Jailed for his jokes

Jay Richardson on the new film about Burmese prisoner Zarganar

Imagine that following Beyond The Fringe and Peter Cook’s unprecedented mimicry of Prime Minister Harold Macmillan, the group were placed under secret surveillance, their work censored. And that Cook was later forbidden to perform and thrown in jail for the greater part of his life.

This is the experience of Burma’s most famous comedian, Zarganar. In 1985 he was summoned to perform for General Ne Win, head of the country’s military junta for three decades. Instructed not to tell political jokes, Zarganar emerged with a plaster over his mouth. The dictator laughed but Zarganar was warned against repeating the gag. It’s a request he’s subsequently ignored throughout his career as a comic, poet, playwright, filmmaker and as the Burmese people’s ‘loudspeaker’.

Arrested and imprisoned three times, kept in solitary confinement, beaten, his teeth pulled out, Zarganar was ultimately banned from performing in public and participating in entertainment-related work. He sent his wife and children to live abroad. Then in 2008, after organising disaster relief aid for the victims of Cyclone Nargis, he publicly criticised the Burmese government’s indifference to its citizens’ suffering in interviews with foreign media. For this, he was arrested and sentenced to 59 years in prison, later reduced to 35 years on appeal.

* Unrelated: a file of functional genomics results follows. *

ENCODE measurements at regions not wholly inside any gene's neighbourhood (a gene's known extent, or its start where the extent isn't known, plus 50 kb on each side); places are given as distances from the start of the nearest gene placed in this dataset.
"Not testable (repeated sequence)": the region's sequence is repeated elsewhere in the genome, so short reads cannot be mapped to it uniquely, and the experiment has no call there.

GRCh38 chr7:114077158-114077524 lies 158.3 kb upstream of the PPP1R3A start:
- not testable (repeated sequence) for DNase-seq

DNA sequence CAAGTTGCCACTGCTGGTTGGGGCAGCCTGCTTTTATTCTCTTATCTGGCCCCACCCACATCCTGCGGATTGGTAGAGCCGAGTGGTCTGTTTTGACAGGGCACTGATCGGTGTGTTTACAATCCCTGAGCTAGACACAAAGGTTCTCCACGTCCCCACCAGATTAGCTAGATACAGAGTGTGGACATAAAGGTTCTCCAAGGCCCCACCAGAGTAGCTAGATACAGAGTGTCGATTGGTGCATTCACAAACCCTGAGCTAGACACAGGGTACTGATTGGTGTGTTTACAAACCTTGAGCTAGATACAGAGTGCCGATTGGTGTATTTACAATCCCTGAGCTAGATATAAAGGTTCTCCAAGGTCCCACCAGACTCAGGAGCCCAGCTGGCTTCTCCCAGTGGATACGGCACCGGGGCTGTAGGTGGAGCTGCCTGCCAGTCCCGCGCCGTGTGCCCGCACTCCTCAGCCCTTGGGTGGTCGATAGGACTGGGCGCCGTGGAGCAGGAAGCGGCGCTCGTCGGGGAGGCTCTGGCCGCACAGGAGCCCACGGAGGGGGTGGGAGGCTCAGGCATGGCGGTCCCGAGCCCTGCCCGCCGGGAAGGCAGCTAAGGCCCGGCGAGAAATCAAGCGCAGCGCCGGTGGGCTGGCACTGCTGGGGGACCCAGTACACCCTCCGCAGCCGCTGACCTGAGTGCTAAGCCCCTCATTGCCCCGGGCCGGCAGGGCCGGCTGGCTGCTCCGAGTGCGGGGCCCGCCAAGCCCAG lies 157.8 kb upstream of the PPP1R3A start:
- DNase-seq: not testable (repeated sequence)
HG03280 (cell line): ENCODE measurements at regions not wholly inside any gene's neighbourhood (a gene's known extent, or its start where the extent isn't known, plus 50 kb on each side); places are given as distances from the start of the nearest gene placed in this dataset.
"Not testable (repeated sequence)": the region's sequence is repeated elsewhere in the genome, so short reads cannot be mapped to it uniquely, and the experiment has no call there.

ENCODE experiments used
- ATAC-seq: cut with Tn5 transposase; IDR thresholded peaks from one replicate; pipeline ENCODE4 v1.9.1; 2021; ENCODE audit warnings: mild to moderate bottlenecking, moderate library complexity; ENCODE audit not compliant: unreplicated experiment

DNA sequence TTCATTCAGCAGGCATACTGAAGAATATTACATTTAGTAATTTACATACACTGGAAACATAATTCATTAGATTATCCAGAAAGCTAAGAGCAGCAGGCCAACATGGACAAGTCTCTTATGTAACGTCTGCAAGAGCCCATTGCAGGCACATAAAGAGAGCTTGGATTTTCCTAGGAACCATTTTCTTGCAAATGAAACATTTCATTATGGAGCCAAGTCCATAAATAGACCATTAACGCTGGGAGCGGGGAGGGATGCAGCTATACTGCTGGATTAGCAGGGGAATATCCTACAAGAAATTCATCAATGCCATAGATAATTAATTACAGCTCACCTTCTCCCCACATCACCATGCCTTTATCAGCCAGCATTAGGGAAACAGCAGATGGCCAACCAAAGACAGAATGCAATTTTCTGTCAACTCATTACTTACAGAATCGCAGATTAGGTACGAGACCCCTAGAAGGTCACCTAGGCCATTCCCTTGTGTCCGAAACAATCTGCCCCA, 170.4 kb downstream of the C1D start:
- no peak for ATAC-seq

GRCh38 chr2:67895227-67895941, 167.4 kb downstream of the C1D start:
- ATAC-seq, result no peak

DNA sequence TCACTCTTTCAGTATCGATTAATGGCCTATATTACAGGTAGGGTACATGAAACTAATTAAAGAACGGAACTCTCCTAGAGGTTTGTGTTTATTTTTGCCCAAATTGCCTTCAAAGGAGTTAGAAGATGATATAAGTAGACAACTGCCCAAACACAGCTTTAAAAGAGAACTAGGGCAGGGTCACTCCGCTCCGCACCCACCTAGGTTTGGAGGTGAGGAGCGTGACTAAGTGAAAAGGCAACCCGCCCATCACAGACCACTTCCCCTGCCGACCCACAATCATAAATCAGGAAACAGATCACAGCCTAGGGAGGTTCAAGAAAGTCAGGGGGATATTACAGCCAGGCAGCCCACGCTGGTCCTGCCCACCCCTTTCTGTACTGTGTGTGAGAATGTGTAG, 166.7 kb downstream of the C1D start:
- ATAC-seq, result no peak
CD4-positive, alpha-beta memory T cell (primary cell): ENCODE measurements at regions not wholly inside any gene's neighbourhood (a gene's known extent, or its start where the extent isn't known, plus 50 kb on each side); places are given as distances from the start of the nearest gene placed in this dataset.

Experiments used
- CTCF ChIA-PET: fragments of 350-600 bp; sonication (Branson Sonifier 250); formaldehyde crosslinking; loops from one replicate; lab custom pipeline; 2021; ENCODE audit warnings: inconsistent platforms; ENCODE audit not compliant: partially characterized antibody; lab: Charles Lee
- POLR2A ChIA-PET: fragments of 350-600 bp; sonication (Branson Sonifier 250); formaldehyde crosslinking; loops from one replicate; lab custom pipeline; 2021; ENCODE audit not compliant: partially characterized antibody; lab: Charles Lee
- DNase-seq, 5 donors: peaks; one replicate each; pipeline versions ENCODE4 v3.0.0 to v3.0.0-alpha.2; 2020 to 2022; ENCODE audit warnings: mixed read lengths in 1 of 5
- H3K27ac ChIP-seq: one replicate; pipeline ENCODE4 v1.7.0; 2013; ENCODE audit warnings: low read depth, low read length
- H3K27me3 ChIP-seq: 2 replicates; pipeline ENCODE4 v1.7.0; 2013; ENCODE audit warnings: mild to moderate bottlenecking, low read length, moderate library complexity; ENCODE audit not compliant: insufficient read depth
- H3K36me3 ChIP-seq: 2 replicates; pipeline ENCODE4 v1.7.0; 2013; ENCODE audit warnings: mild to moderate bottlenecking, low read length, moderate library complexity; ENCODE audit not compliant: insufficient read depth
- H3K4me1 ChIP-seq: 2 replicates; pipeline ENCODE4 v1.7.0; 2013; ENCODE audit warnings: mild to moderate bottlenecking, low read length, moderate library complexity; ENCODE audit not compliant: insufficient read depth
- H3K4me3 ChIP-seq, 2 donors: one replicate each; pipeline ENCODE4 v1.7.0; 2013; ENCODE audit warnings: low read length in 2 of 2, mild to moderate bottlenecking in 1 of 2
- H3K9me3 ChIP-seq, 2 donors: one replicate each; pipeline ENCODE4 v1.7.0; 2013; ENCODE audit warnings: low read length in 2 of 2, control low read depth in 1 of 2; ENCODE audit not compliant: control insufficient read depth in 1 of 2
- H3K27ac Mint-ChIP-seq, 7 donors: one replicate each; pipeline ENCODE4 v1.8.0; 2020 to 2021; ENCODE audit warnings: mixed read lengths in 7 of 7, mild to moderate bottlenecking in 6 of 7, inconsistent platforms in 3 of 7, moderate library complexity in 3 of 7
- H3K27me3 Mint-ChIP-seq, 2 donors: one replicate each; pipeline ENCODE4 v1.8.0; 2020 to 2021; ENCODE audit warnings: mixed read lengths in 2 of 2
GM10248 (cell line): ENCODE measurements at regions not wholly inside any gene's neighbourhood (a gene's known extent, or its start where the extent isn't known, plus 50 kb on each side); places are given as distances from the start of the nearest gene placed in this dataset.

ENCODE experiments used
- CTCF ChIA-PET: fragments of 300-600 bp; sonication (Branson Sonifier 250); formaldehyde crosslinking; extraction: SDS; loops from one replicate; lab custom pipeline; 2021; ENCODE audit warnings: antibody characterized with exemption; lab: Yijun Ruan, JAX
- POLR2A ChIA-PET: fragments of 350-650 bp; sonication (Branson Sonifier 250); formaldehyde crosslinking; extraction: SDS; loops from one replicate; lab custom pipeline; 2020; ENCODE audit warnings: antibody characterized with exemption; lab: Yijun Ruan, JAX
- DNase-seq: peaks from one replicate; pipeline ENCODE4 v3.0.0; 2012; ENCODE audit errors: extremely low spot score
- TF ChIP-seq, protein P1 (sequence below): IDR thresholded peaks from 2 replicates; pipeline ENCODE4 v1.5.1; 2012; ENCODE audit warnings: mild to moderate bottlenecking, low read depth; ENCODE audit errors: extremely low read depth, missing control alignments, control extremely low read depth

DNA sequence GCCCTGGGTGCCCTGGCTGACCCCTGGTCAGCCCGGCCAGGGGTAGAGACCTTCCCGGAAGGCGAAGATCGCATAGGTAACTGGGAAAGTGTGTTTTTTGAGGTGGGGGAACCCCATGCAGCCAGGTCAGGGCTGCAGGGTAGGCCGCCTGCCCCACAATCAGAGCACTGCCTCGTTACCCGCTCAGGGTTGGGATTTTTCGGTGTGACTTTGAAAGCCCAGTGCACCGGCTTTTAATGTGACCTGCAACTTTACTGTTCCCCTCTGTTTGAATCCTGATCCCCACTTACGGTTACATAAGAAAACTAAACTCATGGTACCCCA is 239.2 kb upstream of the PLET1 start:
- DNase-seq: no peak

‘It makes you realise how much we take for granted being able to say what we want in the UK,’ reflects comedian Rob Rouse. ‘Obviously, we’re accountable if our views are extreme or unpalatable. Yet we can poke fun and do pretty much what we want if it’s a valid target.

‘All he’s ever done is tried to help people. It’s like sticking Lenny Henry in prison for Comic Relief isn’t it?’

Burma holds its first government elections for 20 years on Sunday. There is widespread concern that the process will be a sham, an illusionary transfer to civilian rule that will perpetuate the military’s grip on power. There are fears too that the authorities will use the excuse of security concerns to prohibit theatrical performances during a period traditionally marked with festivals and events.